How to train your iPhone battery PROPERLY

CSpackler

macrumors regular
Original poster
Jun 22, 2010
236
33
On a plane
I see a lot of threads about poor battery life.

While it's true that lithium ion batteries don't need traditional training, they do lose sync with their internal meter which tells it how much charge to accept, how much is remaining, etc. This happens as you use your phone normally and should be repeated about once a month to keep your battery in tip-top shape.

To fully realize the potential of your battery, do this:

1. Use phone until it turns off.
2. Plug into wall charger.
3. Phone will power on after a few minutes.
4. Turn it back OFF.
5. Wait three hours to ensure the last of the trickle charge gets in there.
6. Power your phone back on. If the meter does not read 100%, power back down and continue charging.

That's it! Powering while off prevents parasitic load, which is basically the device and the battery vying for power. This can confuse the battery's internal "meter" so to speak.

Also, this is not meant to be a magic bullet for battery life. if you use your phone a lot, get lots of notifications, or are in a poor signal area, your battery will drain faster. Hopefully you can eek out a few extra minutes by using this method :cool:

Please post your findings if this helps!
 

DaGrandMastah

macrumors 6502a
Mar 19, 2011
637
13
I see a lot of threads about poor battery life.

While it's true that lithium ion batteries don't need traditional training, they do lose sync with their internal meter which tells it how much charge to accept, how much is remaining, etc. This happens as you use your phone normally and should be repeated about once a month to keep your battery in tip-top shape.

To fully realize the potential of your battery, do this:

1. Use phone until it turns off.
2. Plug into wall charger.
3. Phone will power on after a few minutes.
4. Turn it back OFF.
5. Wait three hours to ensure the last of the trickle charge gets in there.
6. Power your phone back on. If the meter does not read 100%, power back down and continue charging.

That's it! Powering while off prevents parasitic load, which is basically the device and the battery vying for power. This can confuse the battery's internal "meter" so to speak.

Also, this is not meant to be a magic bullet for battery life. if you use your phone a lot, get lots of notifications, or are in a poor signal area, your battery will drain faster. Hopefully you can eek out a few extra minutes by using this method :cool:

Please post your findings if this helps!

Great post. I was hoping someone would put something up like this about battery life. This should be stickied.
 

justperry

macrumors G4
Aug 10, 2007
10,475
5,893
I'm a rolling stone.
I see a lot of threads about poor battery life.

While it's true that lithium ion batteries don't need traditional training, they do lose sync with their internal meter which tells it how much charge to accept, how much is remaining, etc. This happens as you use your phone normally and should be repeated about once a month to keep your battery in tip-top shape.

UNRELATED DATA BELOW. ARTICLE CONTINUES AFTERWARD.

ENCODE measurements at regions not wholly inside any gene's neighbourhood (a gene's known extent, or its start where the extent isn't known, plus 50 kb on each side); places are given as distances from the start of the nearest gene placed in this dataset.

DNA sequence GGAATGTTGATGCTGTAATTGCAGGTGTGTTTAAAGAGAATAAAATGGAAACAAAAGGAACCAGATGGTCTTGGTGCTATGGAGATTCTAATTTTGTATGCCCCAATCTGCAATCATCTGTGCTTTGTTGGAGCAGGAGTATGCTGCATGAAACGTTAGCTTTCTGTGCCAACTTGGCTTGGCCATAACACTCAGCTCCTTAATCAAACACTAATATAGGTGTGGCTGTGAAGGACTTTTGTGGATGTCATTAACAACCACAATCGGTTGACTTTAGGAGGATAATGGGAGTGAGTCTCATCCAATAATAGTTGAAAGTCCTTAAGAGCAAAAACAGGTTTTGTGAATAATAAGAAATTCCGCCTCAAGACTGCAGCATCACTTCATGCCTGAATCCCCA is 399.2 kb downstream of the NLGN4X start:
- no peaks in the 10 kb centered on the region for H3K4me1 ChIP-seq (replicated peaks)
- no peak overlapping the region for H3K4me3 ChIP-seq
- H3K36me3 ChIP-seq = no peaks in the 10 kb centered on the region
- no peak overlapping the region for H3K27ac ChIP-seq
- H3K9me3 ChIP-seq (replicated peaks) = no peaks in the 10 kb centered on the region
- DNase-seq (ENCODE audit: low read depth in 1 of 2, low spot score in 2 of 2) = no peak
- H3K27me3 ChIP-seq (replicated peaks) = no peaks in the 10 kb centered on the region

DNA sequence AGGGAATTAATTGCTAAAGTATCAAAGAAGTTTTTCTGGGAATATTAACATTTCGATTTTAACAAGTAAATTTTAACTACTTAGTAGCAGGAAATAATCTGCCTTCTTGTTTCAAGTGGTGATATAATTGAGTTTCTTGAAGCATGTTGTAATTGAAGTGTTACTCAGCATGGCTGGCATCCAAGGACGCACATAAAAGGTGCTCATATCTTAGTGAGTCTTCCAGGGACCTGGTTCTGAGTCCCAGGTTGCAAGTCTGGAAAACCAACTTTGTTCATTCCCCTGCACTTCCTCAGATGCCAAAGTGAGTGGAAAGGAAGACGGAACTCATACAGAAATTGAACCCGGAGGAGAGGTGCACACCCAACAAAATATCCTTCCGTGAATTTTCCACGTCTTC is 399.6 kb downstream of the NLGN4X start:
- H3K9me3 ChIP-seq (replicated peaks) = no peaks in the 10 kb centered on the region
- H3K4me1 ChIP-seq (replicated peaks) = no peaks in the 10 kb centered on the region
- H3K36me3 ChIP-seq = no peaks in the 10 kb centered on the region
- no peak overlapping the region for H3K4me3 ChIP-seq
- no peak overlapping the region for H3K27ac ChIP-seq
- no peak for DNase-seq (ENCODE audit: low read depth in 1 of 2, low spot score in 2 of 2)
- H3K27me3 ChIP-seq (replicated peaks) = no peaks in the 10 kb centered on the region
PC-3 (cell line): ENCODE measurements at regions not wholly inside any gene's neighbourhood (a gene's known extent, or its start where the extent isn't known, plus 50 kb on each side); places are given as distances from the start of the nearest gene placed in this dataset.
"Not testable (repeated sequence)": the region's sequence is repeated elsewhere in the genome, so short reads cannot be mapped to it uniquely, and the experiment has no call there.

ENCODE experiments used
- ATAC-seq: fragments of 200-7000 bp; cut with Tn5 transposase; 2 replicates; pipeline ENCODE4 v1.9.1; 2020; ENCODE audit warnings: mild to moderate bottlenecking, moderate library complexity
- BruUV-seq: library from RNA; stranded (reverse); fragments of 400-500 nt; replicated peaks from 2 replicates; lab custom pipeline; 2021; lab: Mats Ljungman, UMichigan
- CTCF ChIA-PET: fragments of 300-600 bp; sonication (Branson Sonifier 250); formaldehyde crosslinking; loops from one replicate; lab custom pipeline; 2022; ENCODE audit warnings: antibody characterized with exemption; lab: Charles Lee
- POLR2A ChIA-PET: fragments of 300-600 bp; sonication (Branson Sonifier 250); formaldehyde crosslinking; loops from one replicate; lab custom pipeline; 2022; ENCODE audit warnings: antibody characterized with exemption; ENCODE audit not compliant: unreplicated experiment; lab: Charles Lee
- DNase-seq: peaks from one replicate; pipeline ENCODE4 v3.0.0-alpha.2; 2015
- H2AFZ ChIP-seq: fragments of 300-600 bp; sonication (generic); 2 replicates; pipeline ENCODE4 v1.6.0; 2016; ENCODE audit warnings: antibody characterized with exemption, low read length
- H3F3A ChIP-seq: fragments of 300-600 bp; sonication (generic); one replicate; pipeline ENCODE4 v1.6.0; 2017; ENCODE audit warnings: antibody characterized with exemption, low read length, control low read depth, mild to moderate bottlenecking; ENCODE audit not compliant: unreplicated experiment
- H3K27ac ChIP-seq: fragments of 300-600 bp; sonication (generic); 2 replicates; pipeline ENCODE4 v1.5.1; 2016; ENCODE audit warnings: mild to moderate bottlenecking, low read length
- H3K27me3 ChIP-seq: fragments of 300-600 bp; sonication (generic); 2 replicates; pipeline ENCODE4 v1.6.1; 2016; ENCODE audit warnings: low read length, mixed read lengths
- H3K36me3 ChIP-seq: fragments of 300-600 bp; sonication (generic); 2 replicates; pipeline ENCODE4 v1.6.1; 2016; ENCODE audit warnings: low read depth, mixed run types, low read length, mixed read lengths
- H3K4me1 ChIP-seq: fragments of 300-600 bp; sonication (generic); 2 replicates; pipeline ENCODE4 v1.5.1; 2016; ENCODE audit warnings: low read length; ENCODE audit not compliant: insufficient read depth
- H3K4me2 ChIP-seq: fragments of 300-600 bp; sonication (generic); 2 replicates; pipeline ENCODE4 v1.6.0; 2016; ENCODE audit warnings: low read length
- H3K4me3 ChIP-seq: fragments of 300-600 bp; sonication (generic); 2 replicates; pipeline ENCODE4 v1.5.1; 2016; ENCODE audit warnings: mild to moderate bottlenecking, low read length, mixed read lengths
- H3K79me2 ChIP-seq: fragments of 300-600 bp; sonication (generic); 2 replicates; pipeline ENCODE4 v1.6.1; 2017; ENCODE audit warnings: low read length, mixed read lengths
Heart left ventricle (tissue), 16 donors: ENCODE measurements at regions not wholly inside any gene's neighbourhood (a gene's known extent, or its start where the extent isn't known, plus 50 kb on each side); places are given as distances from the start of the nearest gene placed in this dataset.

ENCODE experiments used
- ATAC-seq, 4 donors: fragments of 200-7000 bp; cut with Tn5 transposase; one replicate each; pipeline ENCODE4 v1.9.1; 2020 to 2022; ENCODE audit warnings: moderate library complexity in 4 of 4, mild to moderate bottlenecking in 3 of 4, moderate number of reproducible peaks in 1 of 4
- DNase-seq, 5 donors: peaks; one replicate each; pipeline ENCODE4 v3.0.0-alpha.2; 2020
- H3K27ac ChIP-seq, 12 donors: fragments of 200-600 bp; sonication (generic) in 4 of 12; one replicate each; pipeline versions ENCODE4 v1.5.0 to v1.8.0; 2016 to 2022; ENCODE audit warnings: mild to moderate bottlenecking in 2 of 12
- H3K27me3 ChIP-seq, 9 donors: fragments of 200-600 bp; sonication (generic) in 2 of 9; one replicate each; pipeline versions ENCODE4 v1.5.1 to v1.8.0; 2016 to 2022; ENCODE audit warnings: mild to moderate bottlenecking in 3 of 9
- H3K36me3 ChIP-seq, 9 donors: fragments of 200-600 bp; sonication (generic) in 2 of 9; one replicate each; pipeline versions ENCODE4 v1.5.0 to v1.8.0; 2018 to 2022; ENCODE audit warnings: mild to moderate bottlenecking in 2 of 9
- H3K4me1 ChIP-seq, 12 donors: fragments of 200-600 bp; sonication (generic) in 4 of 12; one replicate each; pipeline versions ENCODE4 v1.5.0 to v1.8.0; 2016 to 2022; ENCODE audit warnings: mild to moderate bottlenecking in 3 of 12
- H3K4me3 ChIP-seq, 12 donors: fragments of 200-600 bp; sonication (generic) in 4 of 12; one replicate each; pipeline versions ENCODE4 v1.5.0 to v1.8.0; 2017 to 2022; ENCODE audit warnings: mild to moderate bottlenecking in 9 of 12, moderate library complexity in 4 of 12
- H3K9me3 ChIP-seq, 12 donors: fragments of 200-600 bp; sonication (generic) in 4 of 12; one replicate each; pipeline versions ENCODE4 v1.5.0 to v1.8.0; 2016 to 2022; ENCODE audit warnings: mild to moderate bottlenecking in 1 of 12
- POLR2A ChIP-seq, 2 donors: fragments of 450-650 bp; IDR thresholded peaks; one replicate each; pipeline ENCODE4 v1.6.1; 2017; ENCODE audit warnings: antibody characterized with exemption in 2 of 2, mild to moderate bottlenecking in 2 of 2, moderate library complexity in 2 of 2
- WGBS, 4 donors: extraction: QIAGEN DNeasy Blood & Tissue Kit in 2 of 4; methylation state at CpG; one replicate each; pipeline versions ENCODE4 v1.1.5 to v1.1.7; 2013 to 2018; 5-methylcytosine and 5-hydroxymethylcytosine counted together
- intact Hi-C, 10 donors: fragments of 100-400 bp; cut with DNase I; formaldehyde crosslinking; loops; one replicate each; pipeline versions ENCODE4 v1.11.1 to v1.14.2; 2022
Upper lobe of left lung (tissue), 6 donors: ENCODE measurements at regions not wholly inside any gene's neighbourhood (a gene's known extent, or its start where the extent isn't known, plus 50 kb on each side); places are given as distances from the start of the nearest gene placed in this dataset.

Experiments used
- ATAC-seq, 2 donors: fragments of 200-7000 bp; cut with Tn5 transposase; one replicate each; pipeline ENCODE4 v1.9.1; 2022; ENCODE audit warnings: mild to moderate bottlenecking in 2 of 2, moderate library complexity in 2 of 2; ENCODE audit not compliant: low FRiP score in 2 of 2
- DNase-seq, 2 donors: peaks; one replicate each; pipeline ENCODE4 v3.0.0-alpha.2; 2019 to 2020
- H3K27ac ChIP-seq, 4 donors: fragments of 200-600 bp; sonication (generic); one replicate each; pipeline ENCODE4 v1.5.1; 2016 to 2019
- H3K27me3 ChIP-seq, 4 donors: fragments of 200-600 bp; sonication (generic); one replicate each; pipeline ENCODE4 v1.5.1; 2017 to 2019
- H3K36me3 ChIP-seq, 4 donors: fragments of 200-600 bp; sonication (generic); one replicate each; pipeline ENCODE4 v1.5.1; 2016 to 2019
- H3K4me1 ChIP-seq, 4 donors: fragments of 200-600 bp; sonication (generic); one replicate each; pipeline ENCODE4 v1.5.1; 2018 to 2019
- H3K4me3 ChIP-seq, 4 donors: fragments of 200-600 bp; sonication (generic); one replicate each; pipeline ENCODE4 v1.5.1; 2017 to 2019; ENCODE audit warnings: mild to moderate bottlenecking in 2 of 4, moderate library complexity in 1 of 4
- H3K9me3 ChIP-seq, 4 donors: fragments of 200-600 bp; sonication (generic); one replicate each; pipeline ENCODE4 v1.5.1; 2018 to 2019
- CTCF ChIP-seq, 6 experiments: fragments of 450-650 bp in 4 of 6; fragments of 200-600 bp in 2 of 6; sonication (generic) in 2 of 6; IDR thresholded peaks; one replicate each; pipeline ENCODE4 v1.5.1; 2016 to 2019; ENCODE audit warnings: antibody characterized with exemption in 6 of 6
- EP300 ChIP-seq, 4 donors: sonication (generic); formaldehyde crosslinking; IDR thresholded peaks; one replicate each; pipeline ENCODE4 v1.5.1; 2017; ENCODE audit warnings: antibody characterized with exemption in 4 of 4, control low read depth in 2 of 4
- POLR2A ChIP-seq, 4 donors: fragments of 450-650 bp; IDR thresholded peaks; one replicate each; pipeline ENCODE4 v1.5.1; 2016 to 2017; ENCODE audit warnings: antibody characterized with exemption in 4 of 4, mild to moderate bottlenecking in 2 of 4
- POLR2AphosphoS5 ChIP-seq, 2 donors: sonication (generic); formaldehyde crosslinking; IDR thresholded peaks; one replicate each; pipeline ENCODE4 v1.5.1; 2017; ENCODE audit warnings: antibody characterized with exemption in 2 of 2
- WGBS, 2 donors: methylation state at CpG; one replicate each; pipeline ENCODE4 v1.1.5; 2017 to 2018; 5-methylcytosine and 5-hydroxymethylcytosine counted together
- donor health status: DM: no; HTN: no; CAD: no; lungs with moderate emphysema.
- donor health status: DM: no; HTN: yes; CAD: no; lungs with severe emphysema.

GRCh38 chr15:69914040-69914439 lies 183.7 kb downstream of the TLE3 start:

To fully realize the potential of your battery, do this:

1. Use phone until it turns off.
2. Plug into wall charger.
3. Phone will power on after a few minutes.
4. Turn it back OFF.
5. Wait three hours to ensure the last of the trickle charge gets in there.
6. Power your phone back on. If the meter does not read 100%, power back down and continue charging.

That's it! Powering while off prevents parasitic load, which is basically the device and the battery vying for power. This can confuse the battery's internal "meter" so to speak.

Also, this is not meant to be a magic bullet for battery life. if you use your phone a lot, get lots of notifications, or are in a poor signal area, your battery will drain faster. Hopefully you can eek out a few extra minutes by using this method :cool:

Please post your findings if this helps!
A Lithium Ion cells is full when it reaches a certain threshold, usually 4.2 Volts, full is full.
Same for when it's empty, you can not over discharge a Lithium, it will break the battery.
Usually just run it until it switches off by itself and recharge, no need for your process.
 

Adutrumque

macrumors 65816
Mar 8, 2012
1,438
2
Sweden
I got this tip when asking for tips regarding charging the phone for the first time. Iam getting pretty good battery time. Posted 1 pic in the merged thread.
 

divisionbuyzero

macrumors member
Sep 16, 2012
75
2
justperry is correct -- no need to do all those steps just make sure you run your phone down completely (until it shuts off) and charge up past 100% once a month. Bottom line, don't be one of those people who throw it on a charger every time it reaches 50%. Giving the internal meter full cycles is ideal.
 
Last edited:

jlake02

macrumors 68020
Nov 2, 2008
2,259
1
L.A.
I'm a big believer in the suggestions the OP made. They have worked for me in the past.

The thing that people need to realize is that with each new iPhone and iOS the phone is doing more and more. Twitter, Facebook, location services, push email, LTE, etc, etc. These things take a toll on battery life no matter what tricks are used.

Personally I wish Apple would have left the phone thickness the same as the 4S and put a better battery in. Regardless what power saving techniques they are using, a ~1440 mAH battery is NOT sufficient for today's tech and lifestyles. I really hope they find a way to get closer to 2,000 mAH for the 5S.
 

quagmire

macrumors 603
Apr 19, 2004
6,339
1,176
justperry is correct -- no need to do all those steps just make sure you run your phone down completely (until it shuts off) and charge up past 100%. Bottom line, don't be one of those people who throw it on a charger every time it reaches 50%. Giving the internal meter full cycles is ideal.
Full 100% down to 0% cycles kills a batteries longevity. It's a good idea to occasionally fully drain it, but not to do it every time.

It's why electric vehicles like the Chevy Volt don't use 100% of their batteries capacity. For the Chevy Volt, it only drains down to 25-30% charge and it only charges to 80% full. It helps to ensure the battery will last for a long time.